Fleet News

Charge point network ‘not growing fast enough’

The number of public electric vehicle (EVs) charge points in the UK increased by 26% over the past 12 months, compared to a 186% rise in sales of EVs in 2020.

Analysis of new Government charge point data, published this week, suggests that the rate of growth of the public charging network is not fast enough to meet growing demand for EVs, according to EO Charging (EO).

It reveals that 4,270 public charge-points have been installed in the past 12 months, an increase of just 26%

By comparison, UK sales of electric cars increased from 1.6% of the market in 2019 to 6.6% of the market in 2020, a 186% year-on-year increase in volume.

EO claims that the public charging infrastructure is not being put in place fast enough to cope with this surging demand.

Charlie Jardine, CEO and founder at EO, explained: “While the best scenario for EV drivers is to be able to charge at home or at work, this is not always possible.

“It’s vital that we develop an extensive and reliable public charging network both for private and business road users. Without it, we risk putting people off EVs when the ball is just starting to roll.”

The company says that while the Government data only measures public charge points, its experience suggests there is much greater progress being made in the fleet sector, which accounts for 59% of vehicles on UK roads.

Many companies with large business fleets such as DPD, Amazon and Hermes are already heavily investing in EVs.

Recently released data from the Society of Motor Manufacturers and Traders (SMMT) revealed that electric van sales were up an incredible 64.4 per cent in 2020 compared to 2019.

EO, which is focused on business fleets rather than consumer vehicles, more than tripled its revenues in 2020, fuelled by some major contract wins with companies in the UK and overseas installing charging infrastructure to support their growing EV fleets.

Jardine continued: “We’ve seen a surge in demand in recent months from businesses who are acting on the Government’s commitment to electric vehicles and growing sentiment from their customers, and are suddenly accelerating their plans to switch to electric.

“Large fleet owners are leading the way in installing EV infrastructure but while they are putting in place their own charge points at depots and employees’ homes, we still need a reliable public charging network – for both private users and business users.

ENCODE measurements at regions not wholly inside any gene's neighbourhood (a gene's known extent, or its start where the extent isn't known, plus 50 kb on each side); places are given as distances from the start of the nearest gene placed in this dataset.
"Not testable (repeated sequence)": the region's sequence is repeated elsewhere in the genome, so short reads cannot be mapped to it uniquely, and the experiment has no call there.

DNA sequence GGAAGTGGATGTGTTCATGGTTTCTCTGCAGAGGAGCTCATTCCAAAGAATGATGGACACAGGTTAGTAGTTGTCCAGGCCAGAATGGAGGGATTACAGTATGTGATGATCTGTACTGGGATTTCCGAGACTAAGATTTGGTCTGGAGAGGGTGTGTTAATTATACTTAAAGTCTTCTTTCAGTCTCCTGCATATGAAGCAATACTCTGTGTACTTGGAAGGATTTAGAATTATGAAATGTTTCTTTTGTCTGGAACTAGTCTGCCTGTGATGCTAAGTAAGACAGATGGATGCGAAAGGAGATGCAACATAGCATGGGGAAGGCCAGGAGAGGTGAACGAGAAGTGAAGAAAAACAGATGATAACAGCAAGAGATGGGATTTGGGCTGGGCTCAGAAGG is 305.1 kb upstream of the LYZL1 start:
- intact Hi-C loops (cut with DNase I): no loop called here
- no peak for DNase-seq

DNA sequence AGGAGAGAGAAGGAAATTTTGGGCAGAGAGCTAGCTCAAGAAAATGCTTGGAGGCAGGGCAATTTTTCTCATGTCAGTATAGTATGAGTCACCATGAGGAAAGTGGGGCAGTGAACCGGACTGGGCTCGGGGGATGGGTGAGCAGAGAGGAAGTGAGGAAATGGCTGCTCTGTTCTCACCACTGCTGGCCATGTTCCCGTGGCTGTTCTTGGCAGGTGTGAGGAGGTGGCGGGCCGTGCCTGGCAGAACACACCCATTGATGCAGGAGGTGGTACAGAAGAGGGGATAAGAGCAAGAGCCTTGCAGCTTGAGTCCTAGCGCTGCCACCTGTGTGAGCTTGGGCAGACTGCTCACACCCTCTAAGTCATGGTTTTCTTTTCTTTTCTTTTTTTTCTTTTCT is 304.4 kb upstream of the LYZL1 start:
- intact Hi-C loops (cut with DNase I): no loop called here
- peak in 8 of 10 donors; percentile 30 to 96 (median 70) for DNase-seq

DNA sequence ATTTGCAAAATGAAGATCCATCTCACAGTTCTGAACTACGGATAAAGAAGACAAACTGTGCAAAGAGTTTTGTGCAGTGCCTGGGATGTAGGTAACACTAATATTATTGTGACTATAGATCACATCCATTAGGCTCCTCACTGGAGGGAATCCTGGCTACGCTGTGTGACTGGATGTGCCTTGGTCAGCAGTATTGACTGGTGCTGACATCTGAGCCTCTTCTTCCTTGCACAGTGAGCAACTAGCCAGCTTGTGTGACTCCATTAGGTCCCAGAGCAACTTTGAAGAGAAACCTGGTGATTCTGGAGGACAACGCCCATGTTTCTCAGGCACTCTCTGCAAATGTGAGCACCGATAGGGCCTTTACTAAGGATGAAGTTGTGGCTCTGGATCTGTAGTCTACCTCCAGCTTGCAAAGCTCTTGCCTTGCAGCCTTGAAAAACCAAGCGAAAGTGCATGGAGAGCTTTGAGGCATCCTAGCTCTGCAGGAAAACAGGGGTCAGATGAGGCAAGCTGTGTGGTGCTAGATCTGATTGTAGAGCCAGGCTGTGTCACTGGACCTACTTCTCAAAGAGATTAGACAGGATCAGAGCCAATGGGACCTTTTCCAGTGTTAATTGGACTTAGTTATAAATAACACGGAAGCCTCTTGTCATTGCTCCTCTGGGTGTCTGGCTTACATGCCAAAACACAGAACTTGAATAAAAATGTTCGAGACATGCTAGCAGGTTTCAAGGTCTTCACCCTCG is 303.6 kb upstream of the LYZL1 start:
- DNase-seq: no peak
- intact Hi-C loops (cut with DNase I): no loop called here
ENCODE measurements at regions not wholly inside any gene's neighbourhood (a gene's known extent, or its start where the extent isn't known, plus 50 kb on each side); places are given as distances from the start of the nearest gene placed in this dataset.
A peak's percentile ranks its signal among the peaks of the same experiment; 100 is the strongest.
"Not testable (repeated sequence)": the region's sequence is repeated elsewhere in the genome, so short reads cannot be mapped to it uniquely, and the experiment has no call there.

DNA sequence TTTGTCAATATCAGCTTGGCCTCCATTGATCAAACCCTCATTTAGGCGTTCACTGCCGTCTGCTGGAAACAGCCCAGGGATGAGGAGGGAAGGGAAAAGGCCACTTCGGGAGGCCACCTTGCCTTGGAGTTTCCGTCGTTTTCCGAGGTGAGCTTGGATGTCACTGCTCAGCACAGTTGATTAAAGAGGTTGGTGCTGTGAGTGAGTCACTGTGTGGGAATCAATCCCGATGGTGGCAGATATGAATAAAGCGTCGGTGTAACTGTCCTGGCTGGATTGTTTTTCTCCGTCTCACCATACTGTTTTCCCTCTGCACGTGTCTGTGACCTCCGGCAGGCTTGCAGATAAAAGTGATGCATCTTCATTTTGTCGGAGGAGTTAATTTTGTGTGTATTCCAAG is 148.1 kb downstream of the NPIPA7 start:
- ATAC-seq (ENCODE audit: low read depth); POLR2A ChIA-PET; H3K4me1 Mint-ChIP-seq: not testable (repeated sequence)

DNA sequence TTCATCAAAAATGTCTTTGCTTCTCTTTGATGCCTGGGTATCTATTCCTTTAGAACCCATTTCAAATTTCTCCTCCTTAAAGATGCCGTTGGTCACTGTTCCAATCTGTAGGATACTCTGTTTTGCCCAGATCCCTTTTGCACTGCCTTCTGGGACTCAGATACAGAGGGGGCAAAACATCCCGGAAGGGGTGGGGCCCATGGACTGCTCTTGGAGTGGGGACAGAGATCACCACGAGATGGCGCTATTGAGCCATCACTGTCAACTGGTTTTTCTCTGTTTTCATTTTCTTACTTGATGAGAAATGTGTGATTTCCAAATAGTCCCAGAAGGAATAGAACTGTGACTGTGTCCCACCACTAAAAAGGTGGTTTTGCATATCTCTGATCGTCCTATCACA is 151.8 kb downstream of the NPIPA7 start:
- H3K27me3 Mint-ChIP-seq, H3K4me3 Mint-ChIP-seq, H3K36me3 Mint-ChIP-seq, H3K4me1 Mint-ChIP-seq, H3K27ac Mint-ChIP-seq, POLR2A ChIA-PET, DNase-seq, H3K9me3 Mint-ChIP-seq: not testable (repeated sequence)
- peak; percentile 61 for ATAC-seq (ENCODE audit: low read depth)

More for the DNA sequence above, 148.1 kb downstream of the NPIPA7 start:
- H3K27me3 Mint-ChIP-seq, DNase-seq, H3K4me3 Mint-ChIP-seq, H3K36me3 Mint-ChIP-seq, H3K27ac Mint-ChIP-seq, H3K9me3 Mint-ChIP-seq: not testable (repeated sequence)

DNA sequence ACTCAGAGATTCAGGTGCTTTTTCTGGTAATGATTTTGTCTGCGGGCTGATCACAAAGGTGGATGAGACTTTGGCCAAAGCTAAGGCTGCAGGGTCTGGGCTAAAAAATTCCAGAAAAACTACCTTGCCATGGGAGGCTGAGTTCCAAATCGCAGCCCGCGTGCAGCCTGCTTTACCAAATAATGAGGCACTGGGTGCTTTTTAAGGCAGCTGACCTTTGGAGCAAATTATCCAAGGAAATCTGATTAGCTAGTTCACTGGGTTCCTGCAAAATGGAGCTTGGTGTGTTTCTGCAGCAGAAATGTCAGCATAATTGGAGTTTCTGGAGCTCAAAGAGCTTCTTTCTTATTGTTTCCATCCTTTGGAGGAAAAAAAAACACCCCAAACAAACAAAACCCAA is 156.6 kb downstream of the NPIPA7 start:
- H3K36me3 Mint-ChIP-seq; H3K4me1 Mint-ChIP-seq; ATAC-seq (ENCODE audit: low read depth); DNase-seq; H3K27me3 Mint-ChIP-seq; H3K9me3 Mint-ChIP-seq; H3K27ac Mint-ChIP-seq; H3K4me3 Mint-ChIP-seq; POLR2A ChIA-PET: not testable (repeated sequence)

“Company fleets across the UK will need on the go charging for vehicles travelling up and down the country so the acceleration of the growth of the public network is vital.”

Analysis of the Government data reveals significant disparities between the rate at which public charging infrastructure is being installed in different counties, and indeed by different local authorities.

Wales has shown the biggest percentage increase in chargers in the past 12 months (41.3%), followed by the West Midlands (36.4%) and Yorkshire & the Humber (36.3%).

At the other end of the scale Northern Ireland has just added 25 public charge-points over the past year, an 8.5% increase.

Fleet News reported last year how the boss of Britain’s largest vehicle leasing company, Lex Autolease, labelled the country’s EV charging infrastructure “not fit-for-purpose”

Richard Jones, managing director of Lex Autolease and Black Horse, said parts of the country are poorly served, limiting the wider adoption of EVs.

The Government, however, has announced a further £20 million in funding to boost the number of on-street electric vehicle (EV) charge points

Transport secretary Grant Shapps has told councils that the On-Street Residential Chargepoint Scheme (ORCS) will continue into 2021/22.

The scheme helps councils install charge points for residents without off-street parking to charge their vehicle.

Increase in public electric vehicle charging devices in the past 12 months

Region

January 2021

January 2020

Increase in past 12 months

Percentage increase in past 12 months

Wales

804

569

235

41.3%

West Midlands

1,215

891

324

36.4%

Yorkshire & The Humber

1,056

775

281

36.3%

South East

2,869

2,143

726

33.9%

East of England

1,289

963

326

33.9%

London

6,155

4,773

1,382

29.0%

East Midlands

1,090

862

228

26.5%

South West

1,555

1,281

274

21.4%

Scotland

2,192

1,922

270

14.0%

North West

1,410

1,279

131

10.2%

North East

820

752

68

9.0%

Northern Ireland

320

295

25

8.5%

UK

20,775

16,505

4,270

25.9%

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